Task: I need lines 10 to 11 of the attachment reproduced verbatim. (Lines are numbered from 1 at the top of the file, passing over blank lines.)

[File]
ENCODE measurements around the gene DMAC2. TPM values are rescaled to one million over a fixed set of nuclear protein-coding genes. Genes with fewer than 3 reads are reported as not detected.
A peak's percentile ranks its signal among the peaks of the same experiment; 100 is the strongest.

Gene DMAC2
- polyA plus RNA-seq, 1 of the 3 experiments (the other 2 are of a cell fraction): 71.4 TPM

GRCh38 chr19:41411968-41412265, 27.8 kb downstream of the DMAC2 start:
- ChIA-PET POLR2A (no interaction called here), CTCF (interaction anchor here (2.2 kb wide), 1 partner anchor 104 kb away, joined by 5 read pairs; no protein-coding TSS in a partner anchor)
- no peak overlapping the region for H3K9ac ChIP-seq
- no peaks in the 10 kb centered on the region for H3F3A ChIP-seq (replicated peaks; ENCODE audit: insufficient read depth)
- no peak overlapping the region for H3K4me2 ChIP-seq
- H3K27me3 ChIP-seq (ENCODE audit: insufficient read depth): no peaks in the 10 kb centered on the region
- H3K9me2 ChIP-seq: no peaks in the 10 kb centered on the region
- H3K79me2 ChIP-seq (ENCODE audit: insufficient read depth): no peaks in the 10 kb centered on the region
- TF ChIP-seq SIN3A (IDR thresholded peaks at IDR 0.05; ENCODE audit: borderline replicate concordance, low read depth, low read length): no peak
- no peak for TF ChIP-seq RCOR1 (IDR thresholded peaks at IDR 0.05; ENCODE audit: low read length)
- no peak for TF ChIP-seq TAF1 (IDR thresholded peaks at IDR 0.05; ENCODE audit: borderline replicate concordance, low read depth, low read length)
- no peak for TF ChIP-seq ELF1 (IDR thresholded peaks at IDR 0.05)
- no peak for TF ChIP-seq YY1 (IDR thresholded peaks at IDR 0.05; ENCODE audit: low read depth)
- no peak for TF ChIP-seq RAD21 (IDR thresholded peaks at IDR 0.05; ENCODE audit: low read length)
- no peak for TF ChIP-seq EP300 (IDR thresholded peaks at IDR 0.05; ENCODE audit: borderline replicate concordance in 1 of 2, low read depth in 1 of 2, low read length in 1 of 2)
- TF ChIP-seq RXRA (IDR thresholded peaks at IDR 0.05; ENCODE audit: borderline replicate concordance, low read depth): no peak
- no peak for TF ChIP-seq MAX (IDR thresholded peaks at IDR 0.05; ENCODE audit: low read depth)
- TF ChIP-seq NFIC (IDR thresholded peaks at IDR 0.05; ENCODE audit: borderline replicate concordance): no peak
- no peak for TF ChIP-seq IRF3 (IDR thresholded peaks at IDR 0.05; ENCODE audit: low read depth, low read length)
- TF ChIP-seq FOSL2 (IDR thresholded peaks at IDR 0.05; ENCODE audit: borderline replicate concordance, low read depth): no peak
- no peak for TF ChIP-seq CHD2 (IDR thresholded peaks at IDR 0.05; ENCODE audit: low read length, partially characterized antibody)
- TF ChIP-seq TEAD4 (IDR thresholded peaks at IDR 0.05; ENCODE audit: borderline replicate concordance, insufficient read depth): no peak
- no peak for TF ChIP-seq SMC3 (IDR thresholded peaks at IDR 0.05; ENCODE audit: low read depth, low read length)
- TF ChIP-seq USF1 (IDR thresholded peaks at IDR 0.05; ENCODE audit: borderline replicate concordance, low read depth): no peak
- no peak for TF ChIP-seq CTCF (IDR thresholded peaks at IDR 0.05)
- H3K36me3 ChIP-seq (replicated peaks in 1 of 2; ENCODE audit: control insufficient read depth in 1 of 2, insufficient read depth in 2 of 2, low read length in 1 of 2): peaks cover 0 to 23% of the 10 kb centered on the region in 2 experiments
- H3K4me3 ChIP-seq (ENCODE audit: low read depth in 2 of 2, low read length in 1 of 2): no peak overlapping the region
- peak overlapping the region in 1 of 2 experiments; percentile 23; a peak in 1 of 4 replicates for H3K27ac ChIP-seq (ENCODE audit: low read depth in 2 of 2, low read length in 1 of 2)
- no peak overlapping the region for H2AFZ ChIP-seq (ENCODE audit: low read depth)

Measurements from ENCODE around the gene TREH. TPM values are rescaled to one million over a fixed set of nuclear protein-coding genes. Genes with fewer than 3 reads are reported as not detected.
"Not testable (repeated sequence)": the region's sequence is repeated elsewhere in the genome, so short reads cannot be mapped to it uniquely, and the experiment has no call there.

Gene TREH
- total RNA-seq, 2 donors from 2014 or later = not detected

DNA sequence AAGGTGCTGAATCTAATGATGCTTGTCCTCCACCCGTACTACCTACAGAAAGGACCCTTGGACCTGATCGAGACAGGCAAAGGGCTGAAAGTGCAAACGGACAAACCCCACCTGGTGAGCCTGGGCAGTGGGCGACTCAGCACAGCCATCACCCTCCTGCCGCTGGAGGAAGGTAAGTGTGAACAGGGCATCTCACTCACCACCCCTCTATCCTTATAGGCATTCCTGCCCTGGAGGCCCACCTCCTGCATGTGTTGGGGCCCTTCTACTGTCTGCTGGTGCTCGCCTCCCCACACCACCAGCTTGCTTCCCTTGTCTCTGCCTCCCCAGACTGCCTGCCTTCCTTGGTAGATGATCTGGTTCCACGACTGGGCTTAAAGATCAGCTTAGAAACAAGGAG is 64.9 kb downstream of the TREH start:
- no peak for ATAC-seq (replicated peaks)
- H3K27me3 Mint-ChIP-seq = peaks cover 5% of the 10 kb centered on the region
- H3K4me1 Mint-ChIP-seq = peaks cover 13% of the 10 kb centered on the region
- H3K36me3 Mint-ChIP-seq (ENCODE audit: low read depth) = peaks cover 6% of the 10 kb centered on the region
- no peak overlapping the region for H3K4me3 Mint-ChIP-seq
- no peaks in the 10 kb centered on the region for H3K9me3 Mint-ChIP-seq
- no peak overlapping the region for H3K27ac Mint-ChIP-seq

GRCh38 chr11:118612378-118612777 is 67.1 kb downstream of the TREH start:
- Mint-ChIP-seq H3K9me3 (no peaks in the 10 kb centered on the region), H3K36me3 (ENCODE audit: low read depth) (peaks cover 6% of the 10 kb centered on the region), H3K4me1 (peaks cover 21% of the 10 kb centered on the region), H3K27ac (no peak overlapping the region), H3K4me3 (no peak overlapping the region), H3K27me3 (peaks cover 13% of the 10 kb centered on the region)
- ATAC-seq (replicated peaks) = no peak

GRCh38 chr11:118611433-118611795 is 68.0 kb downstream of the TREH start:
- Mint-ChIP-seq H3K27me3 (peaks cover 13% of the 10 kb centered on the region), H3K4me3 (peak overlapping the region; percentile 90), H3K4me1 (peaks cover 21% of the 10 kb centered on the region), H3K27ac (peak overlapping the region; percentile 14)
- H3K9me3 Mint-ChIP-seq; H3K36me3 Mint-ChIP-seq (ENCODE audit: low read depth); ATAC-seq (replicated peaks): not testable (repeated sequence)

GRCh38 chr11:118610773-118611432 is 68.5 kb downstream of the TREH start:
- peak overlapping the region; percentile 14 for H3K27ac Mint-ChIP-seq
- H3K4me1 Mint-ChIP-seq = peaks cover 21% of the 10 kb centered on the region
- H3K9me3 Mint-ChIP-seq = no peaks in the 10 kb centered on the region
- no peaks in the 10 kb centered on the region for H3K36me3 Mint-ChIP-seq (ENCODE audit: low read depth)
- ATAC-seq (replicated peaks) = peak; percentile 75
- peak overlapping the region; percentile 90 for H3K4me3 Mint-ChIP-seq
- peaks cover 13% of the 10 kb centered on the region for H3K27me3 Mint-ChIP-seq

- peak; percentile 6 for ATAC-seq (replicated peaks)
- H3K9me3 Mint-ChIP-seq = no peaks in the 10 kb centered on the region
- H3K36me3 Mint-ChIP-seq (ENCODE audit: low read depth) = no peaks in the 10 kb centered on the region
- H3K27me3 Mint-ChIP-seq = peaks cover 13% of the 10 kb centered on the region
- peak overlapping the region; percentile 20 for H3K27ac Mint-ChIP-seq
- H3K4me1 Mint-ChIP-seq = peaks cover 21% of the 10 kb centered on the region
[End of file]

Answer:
- H3K27me3 ChIP-seq (ENCODE audit: insufficient read depth): no peaks in the 10 kb centered on the region
- H3K9me2 ChIP-seq: no peaks in the 10 kb centered on the region